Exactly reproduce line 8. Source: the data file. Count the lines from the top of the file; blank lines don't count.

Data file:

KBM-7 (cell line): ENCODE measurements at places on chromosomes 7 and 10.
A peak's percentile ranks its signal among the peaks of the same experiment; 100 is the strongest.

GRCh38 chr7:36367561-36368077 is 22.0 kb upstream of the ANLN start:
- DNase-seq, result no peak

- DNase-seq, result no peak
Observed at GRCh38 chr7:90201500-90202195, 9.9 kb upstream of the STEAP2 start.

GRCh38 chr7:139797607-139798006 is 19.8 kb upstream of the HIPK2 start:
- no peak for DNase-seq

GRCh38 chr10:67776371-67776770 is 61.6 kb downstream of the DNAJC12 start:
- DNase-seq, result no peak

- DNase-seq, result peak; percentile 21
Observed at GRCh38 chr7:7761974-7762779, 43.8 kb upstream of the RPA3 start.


- no peak for DNase-seq